How To: Pack for a Bike Ride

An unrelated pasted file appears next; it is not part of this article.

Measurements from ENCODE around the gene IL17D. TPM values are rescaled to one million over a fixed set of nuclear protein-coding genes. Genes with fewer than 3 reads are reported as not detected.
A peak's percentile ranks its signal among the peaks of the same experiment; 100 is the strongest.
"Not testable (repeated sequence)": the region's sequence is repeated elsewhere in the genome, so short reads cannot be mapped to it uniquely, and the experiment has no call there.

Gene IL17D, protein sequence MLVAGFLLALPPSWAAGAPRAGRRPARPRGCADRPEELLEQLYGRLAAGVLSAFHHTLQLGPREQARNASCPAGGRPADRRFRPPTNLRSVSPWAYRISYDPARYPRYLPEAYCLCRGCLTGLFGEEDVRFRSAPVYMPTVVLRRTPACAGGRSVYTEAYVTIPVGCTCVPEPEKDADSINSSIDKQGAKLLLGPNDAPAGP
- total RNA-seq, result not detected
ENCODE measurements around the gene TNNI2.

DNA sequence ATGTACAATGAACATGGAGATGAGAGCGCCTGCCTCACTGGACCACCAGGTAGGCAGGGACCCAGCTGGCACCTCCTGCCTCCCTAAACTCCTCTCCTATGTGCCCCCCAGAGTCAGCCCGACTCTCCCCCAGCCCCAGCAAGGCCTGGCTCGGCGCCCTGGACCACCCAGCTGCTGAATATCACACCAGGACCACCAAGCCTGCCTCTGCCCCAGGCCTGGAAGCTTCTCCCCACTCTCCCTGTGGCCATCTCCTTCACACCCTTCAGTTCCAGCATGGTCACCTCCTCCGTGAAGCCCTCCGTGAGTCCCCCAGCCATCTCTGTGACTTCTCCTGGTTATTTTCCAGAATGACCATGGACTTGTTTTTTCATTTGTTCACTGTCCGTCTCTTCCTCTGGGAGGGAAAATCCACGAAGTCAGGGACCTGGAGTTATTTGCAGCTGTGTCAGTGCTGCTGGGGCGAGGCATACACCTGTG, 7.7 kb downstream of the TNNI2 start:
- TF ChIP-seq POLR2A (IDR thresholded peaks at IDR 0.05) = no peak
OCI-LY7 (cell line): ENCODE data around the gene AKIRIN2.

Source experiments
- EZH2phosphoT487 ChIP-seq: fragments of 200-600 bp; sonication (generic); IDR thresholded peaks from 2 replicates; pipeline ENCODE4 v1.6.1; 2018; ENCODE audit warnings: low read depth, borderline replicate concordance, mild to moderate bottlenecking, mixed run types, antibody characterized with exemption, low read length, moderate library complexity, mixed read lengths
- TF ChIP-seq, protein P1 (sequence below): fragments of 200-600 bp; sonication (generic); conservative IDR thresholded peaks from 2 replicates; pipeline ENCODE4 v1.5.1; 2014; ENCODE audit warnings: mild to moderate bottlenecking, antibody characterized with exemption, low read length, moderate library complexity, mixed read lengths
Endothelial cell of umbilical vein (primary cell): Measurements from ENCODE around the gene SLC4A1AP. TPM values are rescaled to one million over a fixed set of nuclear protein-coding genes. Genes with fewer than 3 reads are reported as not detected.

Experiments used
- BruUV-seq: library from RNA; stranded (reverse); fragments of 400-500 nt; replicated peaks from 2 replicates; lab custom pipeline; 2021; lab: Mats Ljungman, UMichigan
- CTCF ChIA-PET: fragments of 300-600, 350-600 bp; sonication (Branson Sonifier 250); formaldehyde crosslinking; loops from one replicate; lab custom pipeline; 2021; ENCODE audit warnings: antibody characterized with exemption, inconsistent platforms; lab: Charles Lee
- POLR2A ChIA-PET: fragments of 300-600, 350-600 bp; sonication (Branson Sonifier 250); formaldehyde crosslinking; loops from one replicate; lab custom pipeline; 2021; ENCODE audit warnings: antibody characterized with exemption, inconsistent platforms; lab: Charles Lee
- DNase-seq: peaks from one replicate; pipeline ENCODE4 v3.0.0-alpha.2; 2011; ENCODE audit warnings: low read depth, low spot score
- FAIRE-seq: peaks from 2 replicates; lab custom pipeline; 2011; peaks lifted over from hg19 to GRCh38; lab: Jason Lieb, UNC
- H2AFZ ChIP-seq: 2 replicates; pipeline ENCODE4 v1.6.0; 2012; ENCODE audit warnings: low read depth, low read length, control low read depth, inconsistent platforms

So, what do you need to bring on your ride? Here are my top choices. 1. Lights! Even during the day, I never ride without these bad boys, front and rear. They’re always on so that I can be seen by motorists no matter the time of day. These lights are rechargeable and I charge them after every ride. 2. Flat Kit. If you get a flat tire and don’t want to be left stuck on the side of the road (or calling your buddies), you’re going to need a flat kit. This includes spare tubes, tire levers, and maybe even some patches. You’ll also need a mini-pump or a CO2 inflator and cartridges. A multi-tool can also be very helpful. 3. Water and food; very important! It’s never fun to run out of energy while on the road. It’s a good idea to bring a couple of gels, bars, or chews on your ride and, of course, water to keep you hydrated! 4. Warmer clothes. It depends on the season and where you live, but if there’s a chance of rain or if you’re feeling a bit chilly, you’ll be glad you brought a vest, arm warmers, or a rain jacket with you. 5. Cell phone and cash. Maybe one of the most important items after lights is a phone. In a worst-case scenario, you can always call a friend for a rescue. Bringing your ID and cash is a great idea too. I like to use a Bontrager Pro Ride Wallet. It keeps everything nice and neat, plus it’s waterproof! It also slides easily into your jersey pocket for safekeeping. Depending on the cell service, you may also want to bring a map. As you can see, it’s a lot of stuff, but if you pack strategically, you’ll barely notice it’s there. Use your jersey’s back pockets for the stuff you want to reach without getting out of the saddle. Keep your cash, phone, credit card, and ID in a side pocket for easy access. Clothing items like a vest or jacket can be rolled up in the middle jersey pocket. Snacks go in your mouth (or the remaining side pocket). Everything is weighted nice and evenly. Packing your flat kit in a saddle bag will keep the tools tucked out of the way. Pack your tools in the bag, then strap it around the saddle rails and seat post. CO2 inflator and cartridges can be tucked into the bag along with tubes, tire levers, patches, and a multitool. If you would like a mini-pump, this will need to go in your jersey pocket, or be strapped to your bike’s frame. The last step is to attach your lights to the handlebar and seat post so they are pointed toward the horizon. Make sure your rear light isn’t covered by your saddlebag! Strap on your helmet, and you’re ready to roll! Check out trekbikes.com or your local Trek retailer to find all the storage solutions you need for smooth sailing.